Bo Bozart unpacks what games are worth buying.
I was sold on the Nintendo Switch as soon as I saw Skyrim in handheld mode. Bethesda not only promised players The Elder Scrolls V: Skyrim, but critically acclaimed games like FPS Doom (2016) and the highly anticipated FPS Wolfenstein II: The New Colossus would be making their way to the Switch as well. After a great year for Nintendo’s new hybrid console and their first party games, how do the AAA 3rd party ports run? In short, pretty well.
While I’m looking forward to Wolfenstein on the PS4, I wanted to see if Doom was a worthy port. I played a bit of it when it initially released and I was blown away by the smooth yet aggressive gameplay coupled with the stunning visuals. While the Switch version is fun, it’s nowhere near as pretty as it is on PS4. While the console versions of Doom run at a glorious 1080p/60fps, the Switch runs at 720p/30fps handheld AND docked, with the docked mode running a tad bit smoother. The game in handheld can feel a bit cramped control wise, and the textures can be rough, especially while trying to find enemies from a distance. Other than that, it’s Doom on the Switch. If you have a PS4, I would recommend you play it there if you want the best Doom experience. If you want an intense shooter on the go, Doom is a great buy.
Skyrim on the Switch blows my mind everytime I boot it up. While the resolution is also capped at 720p/30fps in handheld, it runs at 900p/30fps while docked. Skyrim: Special Edition on PS4 runs at 1080p/30fps with 4K support on the Pro, so this is not the prettiest version for consoles. That said, it is the most polished with far fewer bugs and framerate drops. The added motion control assist when aiming is a much welcome feature, while the lockpicking minigame has become more interesting with the addition of the Joy-Con motion control lockpicking mechanic. If you want the prettiest, most customized experience possible, you’re probably already playing on PC. If you want to play a great version of one of the best games of 2011 in the palms of your hands, then pick it up. It’s been great exploring the giant open world and getting lost in side quests, crafting gear and items and meeting NPCs while (generally) trying to save the world from the apocalypse. These ports are promising examples of the potential future of 3rd party AAA games on the Switch and I can’t wait to see what comes next.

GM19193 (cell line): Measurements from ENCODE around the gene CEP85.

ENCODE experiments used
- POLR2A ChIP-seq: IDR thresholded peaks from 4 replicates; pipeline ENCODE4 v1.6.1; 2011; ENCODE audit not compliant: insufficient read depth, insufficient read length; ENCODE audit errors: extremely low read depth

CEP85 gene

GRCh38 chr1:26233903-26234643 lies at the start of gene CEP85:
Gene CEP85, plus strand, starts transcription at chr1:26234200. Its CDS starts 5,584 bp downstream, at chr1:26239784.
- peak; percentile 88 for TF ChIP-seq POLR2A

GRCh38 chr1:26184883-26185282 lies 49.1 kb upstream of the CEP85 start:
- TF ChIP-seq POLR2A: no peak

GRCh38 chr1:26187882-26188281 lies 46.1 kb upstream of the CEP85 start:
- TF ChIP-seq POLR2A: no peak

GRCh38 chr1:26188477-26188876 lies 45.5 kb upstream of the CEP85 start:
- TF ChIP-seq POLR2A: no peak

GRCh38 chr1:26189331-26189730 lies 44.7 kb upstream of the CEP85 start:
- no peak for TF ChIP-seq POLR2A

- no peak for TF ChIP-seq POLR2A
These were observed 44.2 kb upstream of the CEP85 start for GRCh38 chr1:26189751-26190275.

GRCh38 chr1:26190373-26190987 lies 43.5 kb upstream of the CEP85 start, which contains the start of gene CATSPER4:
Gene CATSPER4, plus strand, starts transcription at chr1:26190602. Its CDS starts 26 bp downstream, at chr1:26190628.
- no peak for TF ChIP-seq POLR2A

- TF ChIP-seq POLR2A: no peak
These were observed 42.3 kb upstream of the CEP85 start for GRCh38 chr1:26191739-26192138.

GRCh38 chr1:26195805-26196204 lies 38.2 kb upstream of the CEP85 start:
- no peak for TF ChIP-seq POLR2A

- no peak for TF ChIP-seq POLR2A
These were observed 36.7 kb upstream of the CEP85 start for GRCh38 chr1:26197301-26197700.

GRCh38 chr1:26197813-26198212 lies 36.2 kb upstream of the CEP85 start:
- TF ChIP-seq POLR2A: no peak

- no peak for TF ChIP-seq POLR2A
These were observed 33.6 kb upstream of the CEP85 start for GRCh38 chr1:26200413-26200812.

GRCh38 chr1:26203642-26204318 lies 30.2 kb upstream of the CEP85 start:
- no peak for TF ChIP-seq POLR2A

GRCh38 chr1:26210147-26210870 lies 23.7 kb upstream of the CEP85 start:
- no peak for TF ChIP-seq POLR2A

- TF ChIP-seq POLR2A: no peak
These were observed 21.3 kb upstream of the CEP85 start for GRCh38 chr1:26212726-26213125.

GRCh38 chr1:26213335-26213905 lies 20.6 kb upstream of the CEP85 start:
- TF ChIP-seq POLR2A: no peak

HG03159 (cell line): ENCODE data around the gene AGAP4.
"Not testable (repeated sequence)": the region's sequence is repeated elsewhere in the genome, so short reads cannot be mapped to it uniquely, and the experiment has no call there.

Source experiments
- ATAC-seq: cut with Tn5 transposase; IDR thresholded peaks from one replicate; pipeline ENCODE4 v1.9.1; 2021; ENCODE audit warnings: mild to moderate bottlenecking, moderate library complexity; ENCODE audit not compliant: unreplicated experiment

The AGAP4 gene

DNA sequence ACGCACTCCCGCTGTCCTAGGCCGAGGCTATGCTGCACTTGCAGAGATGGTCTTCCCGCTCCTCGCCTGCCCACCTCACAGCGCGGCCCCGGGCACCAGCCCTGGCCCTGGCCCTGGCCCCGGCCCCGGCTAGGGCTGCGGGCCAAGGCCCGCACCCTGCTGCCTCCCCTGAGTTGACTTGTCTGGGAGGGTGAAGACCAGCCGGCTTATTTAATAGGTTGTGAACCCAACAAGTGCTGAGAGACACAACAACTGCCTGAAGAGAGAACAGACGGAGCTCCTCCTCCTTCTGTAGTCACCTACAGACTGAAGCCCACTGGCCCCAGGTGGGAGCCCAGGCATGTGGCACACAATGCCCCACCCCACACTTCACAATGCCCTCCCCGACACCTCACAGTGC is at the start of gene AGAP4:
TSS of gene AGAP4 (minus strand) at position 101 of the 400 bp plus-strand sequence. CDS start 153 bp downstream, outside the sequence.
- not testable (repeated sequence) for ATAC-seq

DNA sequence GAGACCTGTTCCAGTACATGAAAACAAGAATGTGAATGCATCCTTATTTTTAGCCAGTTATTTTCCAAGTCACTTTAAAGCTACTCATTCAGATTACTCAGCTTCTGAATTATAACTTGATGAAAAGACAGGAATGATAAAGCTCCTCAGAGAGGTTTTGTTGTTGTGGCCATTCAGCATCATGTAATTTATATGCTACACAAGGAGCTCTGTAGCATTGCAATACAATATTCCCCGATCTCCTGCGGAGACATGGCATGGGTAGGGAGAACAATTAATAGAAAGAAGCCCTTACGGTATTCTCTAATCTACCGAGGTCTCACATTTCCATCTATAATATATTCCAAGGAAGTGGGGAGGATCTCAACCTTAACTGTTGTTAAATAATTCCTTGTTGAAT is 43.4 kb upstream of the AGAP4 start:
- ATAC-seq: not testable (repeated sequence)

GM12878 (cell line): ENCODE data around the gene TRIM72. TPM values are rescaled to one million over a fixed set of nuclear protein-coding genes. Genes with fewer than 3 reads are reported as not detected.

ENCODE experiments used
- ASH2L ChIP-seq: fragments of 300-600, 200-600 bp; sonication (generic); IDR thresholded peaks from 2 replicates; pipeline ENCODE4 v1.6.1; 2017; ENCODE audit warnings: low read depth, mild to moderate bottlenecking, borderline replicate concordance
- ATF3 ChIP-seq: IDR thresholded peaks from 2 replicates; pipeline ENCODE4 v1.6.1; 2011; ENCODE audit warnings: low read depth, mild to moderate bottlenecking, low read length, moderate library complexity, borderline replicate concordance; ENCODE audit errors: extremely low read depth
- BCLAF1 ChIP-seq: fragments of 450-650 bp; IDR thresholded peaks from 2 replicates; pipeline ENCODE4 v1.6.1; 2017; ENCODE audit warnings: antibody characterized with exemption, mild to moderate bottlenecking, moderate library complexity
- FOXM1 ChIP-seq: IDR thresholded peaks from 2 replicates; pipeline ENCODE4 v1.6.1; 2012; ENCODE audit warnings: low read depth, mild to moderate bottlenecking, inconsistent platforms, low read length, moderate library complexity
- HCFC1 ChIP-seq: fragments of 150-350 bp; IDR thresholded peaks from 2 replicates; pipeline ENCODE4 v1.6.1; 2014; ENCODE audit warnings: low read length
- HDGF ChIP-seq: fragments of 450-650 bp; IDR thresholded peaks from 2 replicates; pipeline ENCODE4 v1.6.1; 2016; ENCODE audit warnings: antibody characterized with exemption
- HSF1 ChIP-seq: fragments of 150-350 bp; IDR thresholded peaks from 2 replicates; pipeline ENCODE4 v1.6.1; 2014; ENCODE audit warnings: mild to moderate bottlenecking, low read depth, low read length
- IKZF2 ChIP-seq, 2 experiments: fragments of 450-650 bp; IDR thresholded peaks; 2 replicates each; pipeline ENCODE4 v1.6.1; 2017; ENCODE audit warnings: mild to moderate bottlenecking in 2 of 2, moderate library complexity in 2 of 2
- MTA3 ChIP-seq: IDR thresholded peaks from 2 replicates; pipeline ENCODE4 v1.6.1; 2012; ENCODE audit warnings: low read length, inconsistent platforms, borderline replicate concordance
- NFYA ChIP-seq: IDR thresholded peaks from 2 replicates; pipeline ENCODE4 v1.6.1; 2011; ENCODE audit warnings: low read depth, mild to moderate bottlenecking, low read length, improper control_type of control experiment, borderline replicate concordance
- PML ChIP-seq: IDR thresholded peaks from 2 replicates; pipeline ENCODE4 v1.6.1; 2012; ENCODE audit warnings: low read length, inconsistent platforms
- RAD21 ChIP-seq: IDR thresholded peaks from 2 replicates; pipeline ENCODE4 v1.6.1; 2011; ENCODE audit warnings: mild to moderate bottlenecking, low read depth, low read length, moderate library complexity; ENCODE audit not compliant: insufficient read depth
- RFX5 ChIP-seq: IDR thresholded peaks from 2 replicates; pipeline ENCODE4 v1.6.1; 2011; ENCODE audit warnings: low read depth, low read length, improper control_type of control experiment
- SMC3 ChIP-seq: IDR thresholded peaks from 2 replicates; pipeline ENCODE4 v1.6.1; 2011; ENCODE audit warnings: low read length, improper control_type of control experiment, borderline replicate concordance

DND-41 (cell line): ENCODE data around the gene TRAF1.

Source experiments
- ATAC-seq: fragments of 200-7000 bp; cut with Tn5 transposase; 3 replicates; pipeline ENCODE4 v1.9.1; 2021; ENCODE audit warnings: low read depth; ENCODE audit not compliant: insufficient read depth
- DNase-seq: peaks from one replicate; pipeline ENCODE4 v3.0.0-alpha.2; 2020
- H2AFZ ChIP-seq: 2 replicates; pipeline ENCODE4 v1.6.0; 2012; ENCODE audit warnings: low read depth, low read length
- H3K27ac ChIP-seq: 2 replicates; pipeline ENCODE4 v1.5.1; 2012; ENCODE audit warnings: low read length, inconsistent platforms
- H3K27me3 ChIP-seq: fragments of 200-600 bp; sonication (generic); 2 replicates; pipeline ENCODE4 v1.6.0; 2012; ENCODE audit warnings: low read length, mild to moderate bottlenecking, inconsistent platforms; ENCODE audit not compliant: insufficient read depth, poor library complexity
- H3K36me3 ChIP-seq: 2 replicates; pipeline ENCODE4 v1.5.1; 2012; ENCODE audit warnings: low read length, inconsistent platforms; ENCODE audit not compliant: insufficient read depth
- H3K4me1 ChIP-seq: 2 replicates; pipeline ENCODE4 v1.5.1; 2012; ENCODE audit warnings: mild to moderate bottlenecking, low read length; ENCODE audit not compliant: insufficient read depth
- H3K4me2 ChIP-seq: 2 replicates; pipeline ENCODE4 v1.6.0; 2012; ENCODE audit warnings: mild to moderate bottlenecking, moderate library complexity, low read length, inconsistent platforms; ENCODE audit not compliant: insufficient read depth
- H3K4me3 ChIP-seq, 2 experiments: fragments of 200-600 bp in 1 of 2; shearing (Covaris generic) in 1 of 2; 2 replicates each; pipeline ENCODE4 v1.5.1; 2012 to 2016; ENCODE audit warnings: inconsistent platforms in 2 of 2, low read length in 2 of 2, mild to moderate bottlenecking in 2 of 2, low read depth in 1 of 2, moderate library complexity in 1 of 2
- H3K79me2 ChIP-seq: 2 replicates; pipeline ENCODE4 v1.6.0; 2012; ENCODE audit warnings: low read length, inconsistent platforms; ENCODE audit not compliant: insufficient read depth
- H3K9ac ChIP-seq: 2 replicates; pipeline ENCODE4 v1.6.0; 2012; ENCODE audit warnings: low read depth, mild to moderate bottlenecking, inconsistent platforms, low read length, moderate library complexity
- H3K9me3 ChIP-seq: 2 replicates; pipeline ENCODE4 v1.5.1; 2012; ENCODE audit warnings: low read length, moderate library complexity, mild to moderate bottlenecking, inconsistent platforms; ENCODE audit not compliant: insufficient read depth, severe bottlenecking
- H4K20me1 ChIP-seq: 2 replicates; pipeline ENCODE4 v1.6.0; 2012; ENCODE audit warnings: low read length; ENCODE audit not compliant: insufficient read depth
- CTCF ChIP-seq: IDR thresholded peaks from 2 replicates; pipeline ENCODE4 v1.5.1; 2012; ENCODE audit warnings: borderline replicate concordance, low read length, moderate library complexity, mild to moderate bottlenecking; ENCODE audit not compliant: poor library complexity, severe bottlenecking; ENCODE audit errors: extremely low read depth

Segaro “Bo” Bozart, staff writer, is a third-year IMC major who has been playing Skyrim since 2011. You can reach them at firstname.lastname@example.org.